I've got a 2D array comprised of boolean values (True,False). I'd like to consolidate the array to a 1D based on a logical function of the contents.

e.g. Input:

[[True, True, False],
 [False, False, False],
 [True, True, True]]

Output (logical AND):

[False,
 False,
 True]

How would this be done without a loop ?

  • Why without a loop? Loops are made to iterate over variable-length iterables, so if you do it without a loop you would lose the "variable-length" benefit (and have to hardcode the indices). Or are you just after an approach that hides the loop from you? – MSeifert Oct 16 at 5:32
up vote 3 down vote accepted

I'm assuming you want to apply logical ANDs to the rows. You can apply numpy.all.

>>> import numpy as np
>>> a = np.array([[True, True, False], [False, False, False], [True, True, True]])
>>> a
array([[ True,  True, False],
       [False, False, False],
       [ True,  True,  True]])
>>> 
>>> np.all(a, axis=1)
array([False, False,  True])

For a solution without numpy, you can use operator.and_ and functools.reduce.

>>> from operator import and_
>>> from functools import reduce
>>> 
>>> lst = [[True, True, False], [False, False, False], [True, True, True]]
>>> [reduce(and_, sub) for sub in lst]
[False, False, True]

edit: actually, reduce is a bit redundant in this particular case.

>>> [all(sub) for sub in lst]
[False, False, True]

does the job just as well.

You can use Python's built-in all method with a list-comprehension:

[all(x) for x in my_list]

If that's still too loopy for you, combine it with map:

map(all, my_list)

Note that map doesn't return a list in Python 3. If you want a list as your result, you can call list(map(all, my_list)) instead.

  • careful with map in python 3 though, as it doesn't create a list (but is even better when used within a loop) – Jean-François Fabre Oct 15 at 19:57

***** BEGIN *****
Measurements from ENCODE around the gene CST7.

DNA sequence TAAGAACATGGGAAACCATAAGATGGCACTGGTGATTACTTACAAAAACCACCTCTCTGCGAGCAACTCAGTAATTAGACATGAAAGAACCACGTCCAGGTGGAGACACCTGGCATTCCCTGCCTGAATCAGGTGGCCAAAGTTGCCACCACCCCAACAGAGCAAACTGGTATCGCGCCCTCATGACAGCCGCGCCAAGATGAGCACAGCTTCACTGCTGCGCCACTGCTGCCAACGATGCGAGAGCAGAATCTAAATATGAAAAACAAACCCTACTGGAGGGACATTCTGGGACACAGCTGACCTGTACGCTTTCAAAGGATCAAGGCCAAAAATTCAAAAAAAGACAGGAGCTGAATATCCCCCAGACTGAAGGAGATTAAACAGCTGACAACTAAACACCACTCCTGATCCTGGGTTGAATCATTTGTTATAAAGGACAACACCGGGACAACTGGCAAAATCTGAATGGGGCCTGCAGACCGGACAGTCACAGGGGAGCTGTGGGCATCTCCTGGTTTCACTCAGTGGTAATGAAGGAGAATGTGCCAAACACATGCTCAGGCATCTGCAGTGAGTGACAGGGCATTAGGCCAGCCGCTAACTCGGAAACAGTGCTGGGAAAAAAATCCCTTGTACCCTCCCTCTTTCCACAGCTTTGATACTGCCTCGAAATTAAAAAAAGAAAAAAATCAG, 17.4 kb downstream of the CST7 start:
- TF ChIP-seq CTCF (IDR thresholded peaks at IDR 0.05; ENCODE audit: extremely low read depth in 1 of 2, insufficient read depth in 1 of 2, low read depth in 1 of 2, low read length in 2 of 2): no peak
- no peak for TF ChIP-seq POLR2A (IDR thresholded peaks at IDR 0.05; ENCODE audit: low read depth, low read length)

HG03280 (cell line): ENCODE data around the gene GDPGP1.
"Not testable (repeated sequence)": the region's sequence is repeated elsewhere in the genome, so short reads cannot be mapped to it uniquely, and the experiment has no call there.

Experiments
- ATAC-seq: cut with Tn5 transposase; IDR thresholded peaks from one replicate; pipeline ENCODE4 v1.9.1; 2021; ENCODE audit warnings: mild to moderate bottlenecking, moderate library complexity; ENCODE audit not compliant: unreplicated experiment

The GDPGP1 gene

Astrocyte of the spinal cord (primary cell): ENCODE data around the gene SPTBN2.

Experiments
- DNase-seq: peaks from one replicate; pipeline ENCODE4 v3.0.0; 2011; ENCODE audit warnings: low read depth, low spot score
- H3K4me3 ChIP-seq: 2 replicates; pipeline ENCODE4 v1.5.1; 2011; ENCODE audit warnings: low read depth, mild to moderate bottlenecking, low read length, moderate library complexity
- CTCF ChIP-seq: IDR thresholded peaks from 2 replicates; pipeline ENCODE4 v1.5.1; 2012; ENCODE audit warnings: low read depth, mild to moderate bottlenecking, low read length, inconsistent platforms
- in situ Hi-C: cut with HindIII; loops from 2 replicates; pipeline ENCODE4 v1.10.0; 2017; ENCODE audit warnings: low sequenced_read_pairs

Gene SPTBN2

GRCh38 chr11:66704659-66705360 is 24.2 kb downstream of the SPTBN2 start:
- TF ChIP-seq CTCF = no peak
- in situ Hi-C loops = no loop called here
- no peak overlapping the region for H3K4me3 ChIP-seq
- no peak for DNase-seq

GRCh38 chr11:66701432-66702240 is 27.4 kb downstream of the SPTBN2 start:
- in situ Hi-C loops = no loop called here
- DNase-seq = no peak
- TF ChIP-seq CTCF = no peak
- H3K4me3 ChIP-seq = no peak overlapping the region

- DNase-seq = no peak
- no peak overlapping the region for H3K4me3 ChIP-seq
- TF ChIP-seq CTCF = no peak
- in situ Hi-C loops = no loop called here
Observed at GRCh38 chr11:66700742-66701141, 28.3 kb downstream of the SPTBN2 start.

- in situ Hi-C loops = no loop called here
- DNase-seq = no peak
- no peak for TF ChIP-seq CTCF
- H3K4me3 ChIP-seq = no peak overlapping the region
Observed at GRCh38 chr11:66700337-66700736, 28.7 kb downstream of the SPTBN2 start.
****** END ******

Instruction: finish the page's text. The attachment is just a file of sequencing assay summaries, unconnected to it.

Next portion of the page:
You can do this without NumPy too. Here is one solution using list comprehension. Explanation: It will loop over sub-lists and even if one of the items in each sub-list is False, it outputs False else True.

inp = [[True, True, False],[False, False, False],[True, True, True]]
out = [False if False in i else True for i in inp]
print (out)

# [False, False, True]

Alternative (less verbose) as suggested by Jean below:

out = [False not in i for i in inp]
  • This is clever but not exactly equivalent to x1 and x2 and ... xn for each sublist when you can have other falsy values in the sublists (such as 0). Of course, OP explicitly said boolean values, so this is just a sidenote. – timgeb Oct 15 at 20:08
  • Well the OP said it’s only True or False so my sokution addressed that – Bazingaa Oct 15 at 20:40

You can do this with with the numpy.all function:

>>> import numpy as np
>>> arr = np.array([[True, True, False],
... [False, False, False],
... [True, True, True]]
... )
>>> np.all(arr, axis=1)
array([False, False,  True])

Here thus the i-th element is True if all elements of the i-th row are True, and False otherwise. Note that the list should be rectangular (all sublists should contain the same number of booleans).

In "pure" Python, you can use the all function as well, like:

>>> data = [[True, True, False], [False, False, False], [True, True, True]]
>>> list(map(all, data))
[False, False, True]

This approach will work as well if the "matrix" is not rectangular. Note that for an empty sublist, this will return True, since all elements in an empty sublist are True.

You can also do this with map and reduce:

from functools import reduce

l = [[True, True, False],
    [False, False, False],
    [True, True, True]]

final = list(map(lambda x: reduce(lambda a, b: a and b, x), l))
print(final)
# [False, False, True]

The benefit here is that you can change the reduce function to something else (say, an OR or something more adventurous).

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